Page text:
Nodine Webster is no ordinary college freshman. She is a girl with a plan. And when Trisha Wilson read Webster’s essay submitted for the Myles Henry Memorial Scholarship she says she felt that Webster clearly embodied the spirit of the scholarship best. “She is a real team player, an accomplished student, dedicated athlete and a positive roll model to all the kids,” said Wilson. And it was with great joy she picked the Wells High School graduate as the fourth recipient, and first female winner of the scholarship that was developed in 2010 in honor of her late husband.
Webster started playing softball when she was 7 and it was a passion that only grew over time. To try something new she became a cheerleader and ran on the cross-country team, but it was always softball that she loved most. “Being part of a team is important… it’s taught me about leadership and responsibility, and about a million other life lessons,” Webster laughs.
In her essay Webster wrote, “Pitching is not simply throwing the ball. To me it is an art form. Everyone has a different wind-up and different release. The pitcher and catcher are signaling back to each other about which pitch to throw. It is a language in itself… I have been pitching since I was seven years old; ten almost eleven years later, I have learned one very important thing: in the game of softball, every player on your team looks to you as a leader. Every move you make, they are sure to follow.”
Webster wants to make sure whatever the task at hand; she’s going to give it her all. “Winning the scholarship has helped me so much, and every dollar of it is going towards my education, said Webster who is studying to be a registered dietician. Webster stated, “It’s a long road, but it will be worth it. I am really trying to do this on my own so the scholarship had a great impact on my life. I can’t thank Trisha and the Diner enough.”
Before heading off to college, Webster bussed tables at the Diner. “I worked there for only a year and a half, and everyone there has already become part of my family. I work hard to help with the tables and keep things clean, so the waitresses don’t have to do everything. We all take care of each other… I know I do the same thing everyday, clear, wipe, set, but it’s the people who keep me entertained. Sharing their stories about their past lives, and pictures of their children and grandkids, laughing at each other’s mistakes, that’s what keeps me going at work.”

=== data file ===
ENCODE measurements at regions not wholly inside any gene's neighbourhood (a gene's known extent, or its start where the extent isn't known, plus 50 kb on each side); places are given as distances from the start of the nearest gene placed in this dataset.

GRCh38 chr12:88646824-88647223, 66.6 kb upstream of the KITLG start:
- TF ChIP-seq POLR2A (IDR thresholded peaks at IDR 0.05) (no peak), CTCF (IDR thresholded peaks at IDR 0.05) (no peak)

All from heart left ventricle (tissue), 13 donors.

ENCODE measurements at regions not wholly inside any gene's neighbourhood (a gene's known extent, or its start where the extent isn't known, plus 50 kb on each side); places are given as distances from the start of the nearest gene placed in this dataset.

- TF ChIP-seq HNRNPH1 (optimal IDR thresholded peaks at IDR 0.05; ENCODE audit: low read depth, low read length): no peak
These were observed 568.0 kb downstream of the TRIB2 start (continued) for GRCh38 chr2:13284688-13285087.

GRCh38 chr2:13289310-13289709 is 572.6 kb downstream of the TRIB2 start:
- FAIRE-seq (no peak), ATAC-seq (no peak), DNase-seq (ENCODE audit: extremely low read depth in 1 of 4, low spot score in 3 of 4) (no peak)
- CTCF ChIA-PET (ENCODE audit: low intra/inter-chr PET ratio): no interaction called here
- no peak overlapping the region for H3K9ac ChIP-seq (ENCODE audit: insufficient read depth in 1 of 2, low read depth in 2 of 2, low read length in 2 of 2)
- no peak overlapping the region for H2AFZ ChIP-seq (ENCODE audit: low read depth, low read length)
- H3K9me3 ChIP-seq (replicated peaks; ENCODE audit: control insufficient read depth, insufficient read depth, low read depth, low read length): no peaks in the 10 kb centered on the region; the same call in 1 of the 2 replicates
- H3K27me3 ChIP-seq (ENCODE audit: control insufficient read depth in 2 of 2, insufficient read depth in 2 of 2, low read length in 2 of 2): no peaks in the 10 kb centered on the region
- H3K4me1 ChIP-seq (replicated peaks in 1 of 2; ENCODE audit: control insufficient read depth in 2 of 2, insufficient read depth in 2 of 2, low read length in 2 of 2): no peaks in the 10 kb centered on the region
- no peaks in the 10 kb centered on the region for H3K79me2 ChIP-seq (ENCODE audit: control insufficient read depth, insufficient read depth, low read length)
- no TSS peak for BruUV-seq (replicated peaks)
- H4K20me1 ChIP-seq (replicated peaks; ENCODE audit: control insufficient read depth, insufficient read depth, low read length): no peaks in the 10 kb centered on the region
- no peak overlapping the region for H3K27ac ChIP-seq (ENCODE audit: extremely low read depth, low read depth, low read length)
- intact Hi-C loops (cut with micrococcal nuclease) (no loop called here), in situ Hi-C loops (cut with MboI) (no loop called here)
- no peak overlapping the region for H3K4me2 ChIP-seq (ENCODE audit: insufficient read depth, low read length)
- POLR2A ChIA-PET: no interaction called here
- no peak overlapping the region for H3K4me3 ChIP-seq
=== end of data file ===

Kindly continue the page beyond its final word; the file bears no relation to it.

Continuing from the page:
Unfortunately Webster never had the chance to meet Myles Henry, one of the beloved owners of the Maine Diner, who died unexpectedly in 2010, for whom the scholarship is named. But she feels the spirit of Myles lives on in the Diner to this day. There is definitely camaraderie in and out of the Diner.
Sometimes after work, she would help Myle’s brother Dick Henry’s granddaughter with her pitching, batting and catching. “It’s all a part of us taking care of one another,” said Webster. Just like Myles’s love of sports, Webster believes that her love of sports has greatly influenced how she looks at the world. And when asked how she felt about being the first female to win the award, Webster replied, “deeply humbled and very grateful. It means so much to me because it demonstrates how women can do just as much as men when it comes to being a leader… not just in sports but in their careers as well.”
The Myles Henry Scholarship Fund is a $1,000 scholarship that recognizes a Wells High School student athlete senior ‘who exhibits honesty, sportsmanship, integrity, passion and enthusiasm on and off the field of play.’ Each year submissions are reviewed and chosen by Henry’s wife Trisha Wilson.
People who would like to contribute to this fund may do so in the memory of Myles Henry by donating to the address below.
The Myles Henry Scholarship Fund
P.O. Box 579
Wells, Maine 04090